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Proterra racks up 33 more orders for electric buses through FTA Low-No awards

Proterra, the market leader of zero-emission, battery-electric buses in North America, announced that SEPTA, Foothill Transit and King County Metro will use their Federal Transit Administration (FTA) Low or No Emission Vehicle Deployment Grants (Low-No) (earlier post) to purchase 33 Catalyst electric buses and charging infrastructure.

These latest orders bring Proterra’s total number of orders to 155 vehicles from 16 transit agencies across the United States. Proterra customers won 33 of the 55 buses awarded under the Low-No program.

As one of the largest transit agencies in the United States, serving 3.9 million people in five counties in and around Philadelphia, the Southeastern Pennsylvania Transportation Authority (SEPTA) will receive $2,585,075 from FTA and use the funds to purchase 25 Proterra Catalyst buses and five overhead chargers. SEPTA will be procuring more zero-emission vehicles with less Low-No funding than any other grant recipient. Proterra zero-emission buses will be deployed on Routes 29 and 79 in South Philadelphia.

On the heels of completing one of the most rigorous performance tests in the industry, King County Metro Transit, serving the greater area of Seattle Washington, will now be able to electrify fully two routes using new funds from FTA’s Low-No Program for eight additional Proterra Catalyst vehicles. This award will increase KCM’s battery-electric fleet to 11 Catalyst vehicles.

Proterra’s first customer and the first agency in the US to operate EV buses in revenue service, Foothill Transit, also received Low-No grant funding that will go towards electric charging facilities and support the transit agency’s ongoing electric bus program. Foothill Transit, which serves more than 14 million customers in Los Angeles County, will be getting 13 Proterra Catalyst buses from a previous order this year, bringing Foothill’s all-electric fleet to nearly 10% of the transit agency’s total.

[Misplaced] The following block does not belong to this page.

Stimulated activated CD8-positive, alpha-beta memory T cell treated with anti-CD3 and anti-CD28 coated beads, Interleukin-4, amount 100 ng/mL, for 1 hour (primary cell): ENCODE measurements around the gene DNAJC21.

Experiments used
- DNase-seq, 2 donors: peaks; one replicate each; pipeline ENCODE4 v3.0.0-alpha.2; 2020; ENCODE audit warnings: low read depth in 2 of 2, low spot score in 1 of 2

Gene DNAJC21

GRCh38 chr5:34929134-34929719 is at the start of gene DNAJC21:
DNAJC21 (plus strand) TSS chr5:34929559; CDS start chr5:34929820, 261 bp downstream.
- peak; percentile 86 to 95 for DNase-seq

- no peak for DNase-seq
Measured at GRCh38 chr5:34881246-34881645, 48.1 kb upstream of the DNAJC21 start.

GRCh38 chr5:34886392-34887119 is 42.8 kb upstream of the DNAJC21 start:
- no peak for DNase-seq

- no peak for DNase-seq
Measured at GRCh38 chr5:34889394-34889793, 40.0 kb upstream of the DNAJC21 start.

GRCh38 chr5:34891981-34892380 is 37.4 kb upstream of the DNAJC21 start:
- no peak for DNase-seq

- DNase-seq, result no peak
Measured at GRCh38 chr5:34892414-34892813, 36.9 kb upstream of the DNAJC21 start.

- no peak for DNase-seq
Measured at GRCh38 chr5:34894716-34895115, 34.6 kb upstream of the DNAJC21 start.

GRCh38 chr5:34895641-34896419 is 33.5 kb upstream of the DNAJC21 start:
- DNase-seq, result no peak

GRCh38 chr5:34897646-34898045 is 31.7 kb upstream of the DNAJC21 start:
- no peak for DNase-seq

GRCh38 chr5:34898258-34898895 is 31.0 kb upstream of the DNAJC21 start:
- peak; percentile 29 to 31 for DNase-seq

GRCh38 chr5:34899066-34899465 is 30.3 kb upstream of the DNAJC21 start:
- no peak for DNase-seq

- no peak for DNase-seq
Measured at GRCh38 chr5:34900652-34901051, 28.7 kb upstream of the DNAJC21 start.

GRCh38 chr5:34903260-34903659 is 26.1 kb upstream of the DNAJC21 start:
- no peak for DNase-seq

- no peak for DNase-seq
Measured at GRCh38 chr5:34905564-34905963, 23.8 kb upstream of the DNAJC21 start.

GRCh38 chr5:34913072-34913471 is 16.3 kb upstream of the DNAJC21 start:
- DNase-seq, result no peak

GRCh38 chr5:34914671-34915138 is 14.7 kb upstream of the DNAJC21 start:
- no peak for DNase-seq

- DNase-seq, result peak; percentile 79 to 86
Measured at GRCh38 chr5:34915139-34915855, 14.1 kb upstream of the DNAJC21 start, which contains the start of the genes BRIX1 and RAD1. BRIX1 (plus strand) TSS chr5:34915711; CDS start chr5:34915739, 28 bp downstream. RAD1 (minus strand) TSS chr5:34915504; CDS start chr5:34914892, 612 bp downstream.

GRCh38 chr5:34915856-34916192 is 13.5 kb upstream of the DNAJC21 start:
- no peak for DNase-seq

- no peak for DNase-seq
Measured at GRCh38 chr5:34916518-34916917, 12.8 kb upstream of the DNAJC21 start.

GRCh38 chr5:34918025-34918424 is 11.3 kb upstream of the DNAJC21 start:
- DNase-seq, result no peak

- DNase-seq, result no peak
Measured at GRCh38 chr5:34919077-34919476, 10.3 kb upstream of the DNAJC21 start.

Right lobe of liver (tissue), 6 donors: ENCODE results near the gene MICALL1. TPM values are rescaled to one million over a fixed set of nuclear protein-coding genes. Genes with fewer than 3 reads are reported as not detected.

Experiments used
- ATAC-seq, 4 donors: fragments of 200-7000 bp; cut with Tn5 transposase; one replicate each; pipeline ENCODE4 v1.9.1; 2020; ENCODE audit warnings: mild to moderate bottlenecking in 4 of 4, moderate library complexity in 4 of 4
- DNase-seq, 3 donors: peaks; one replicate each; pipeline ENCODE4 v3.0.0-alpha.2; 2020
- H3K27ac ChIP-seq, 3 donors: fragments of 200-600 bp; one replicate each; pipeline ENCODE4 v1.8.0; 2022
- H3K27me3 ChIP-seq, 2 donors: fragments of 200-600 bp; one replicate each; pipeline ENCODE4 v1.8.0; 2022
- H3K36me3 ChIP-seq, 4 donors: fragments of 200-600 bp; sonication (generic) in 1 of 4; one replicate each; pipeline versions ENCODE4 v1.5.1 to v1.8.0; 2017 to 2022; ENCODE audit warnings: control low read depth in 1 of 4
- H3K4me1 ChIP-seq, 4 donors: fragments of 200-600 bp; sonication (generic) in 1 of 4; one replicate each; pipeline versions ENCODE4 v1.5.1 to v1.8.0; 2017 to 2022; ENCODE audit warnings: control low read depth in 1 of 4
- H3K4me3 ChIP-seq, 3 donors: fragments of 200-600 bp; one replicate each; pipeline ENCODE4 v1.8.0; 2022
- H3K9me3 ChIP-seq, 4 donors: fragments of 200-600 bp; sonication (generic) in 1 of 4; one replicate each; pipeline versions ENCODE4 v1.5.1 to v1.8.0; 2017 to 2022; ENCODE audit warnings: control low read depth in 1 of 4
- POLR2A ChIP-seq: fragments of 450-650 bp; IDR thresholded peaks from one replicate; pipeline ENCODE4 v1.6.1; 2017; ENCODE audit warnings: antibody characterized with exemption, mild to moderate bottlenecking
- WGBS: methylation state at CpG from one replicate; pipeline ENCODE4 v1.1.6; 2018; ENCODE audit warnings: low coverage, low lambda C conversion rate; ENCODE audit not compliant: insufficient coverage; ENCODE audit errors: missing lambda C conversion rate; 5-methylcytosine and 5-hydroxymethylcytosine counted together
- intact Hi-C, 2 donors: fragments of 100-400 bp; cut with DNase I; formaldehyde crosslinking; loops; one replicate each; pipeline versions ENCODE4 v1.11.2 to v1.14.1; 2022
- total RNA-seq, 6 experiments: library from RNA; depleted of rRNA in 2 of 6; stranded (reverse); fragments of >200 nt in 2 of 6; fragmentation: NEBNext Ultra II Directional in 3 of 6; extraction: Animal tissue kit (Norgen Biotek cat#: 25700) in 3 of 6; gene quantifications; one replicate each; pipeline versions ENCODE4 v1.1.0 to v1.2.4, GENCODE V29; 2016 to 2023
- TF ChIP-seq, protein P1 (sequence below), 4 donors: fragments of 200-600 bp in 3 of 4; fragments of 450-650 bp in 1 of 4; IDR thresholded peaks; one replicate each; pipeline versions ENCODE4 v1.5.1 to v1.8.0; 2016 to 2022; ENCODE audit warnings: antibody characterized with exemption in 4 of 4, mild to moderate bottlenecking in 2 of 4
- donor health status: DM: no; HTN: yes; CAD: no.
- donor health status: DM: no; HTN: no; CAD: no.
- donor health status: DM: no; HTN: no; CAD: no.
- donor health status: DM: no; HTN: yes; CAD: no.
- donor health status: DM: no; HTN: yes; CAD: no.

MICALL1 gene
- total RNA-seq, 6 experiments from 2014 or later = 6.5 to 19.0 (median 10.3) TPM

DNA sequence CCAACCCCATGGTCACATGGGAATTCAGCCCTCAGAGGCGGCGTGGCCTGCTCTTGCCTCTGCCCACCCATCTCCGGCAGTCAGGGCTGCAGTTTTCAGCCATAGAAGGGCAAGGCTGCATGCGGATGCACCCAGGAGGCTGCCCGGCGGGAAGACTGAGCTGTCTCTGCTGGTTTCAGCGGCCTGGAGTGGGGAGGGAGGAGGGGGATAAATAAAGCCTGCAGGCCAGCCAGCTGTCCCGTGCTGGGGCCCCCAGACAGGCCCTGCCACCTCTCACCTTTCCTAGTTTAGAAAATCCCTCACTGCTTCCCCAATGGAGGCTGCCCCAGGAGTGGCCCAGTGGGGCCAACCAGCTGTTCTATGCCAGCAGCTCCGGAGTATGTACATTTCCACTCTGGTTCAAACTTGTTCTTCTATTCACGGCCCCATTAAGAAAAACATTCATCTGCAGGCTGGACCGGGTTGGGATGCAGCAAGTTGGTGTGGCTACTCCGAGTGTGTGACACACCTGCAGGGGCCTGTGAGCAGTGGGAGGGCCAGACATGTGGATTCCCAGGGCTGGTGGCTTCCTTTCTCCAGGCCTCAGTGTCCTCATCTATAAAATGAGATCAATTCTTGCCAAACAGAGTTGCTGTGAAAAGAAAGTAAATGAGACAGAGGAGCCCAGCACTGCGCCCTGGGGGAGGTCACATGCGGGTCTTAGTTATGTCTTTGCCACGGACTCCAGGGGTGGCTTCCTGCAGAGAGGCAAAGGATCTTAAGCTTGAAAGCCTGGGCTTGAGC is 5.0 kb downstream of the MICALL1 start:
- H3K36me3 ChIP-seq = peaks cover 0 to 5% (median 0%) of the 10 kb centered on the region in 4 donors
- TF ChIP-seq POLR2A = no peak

Good news for e-buses and Proterra!

Electric buses (all sizes) is a good way to lower GHG and pollution while reducing consumption of imported oil?

That program should be accelerated!


Cities should form a purchasing consortium and place singular large orders. This would initiate the quantities of scale that will significantly reduce the cost of new EV buses, and provide the type of economic incentive for bus companies to develop the supplier base and manufacturing capability that would assure they can reduce cost further. Unfortunately, many politicians, even city counsels are trapped in cult like loyalties to old and false ideologies developed to help the wealthy and enslave the people. Like thinking that fiscal responsibility can be found in conservativism and that the Democrats help the people.


Good idea B4.

Our Province has pooled city buses purchasing for the last 25+ years with very poor results with regards to e-buses. No real purchasing done to date. A few e-units have been tested but agreement is not easy to reach.

It seems that pooling purchasing has made the decision process much slower and probably delayed e-buses purchasing by at least 5 years.

Trying to satisfy 8+ cities requirements is not easy, even when the Province pays up to 90% of the initial acquisition cost.

We had more success with (private ownership) e-school buses with a few in service and many more coming. Of course, generous subsidies are available.

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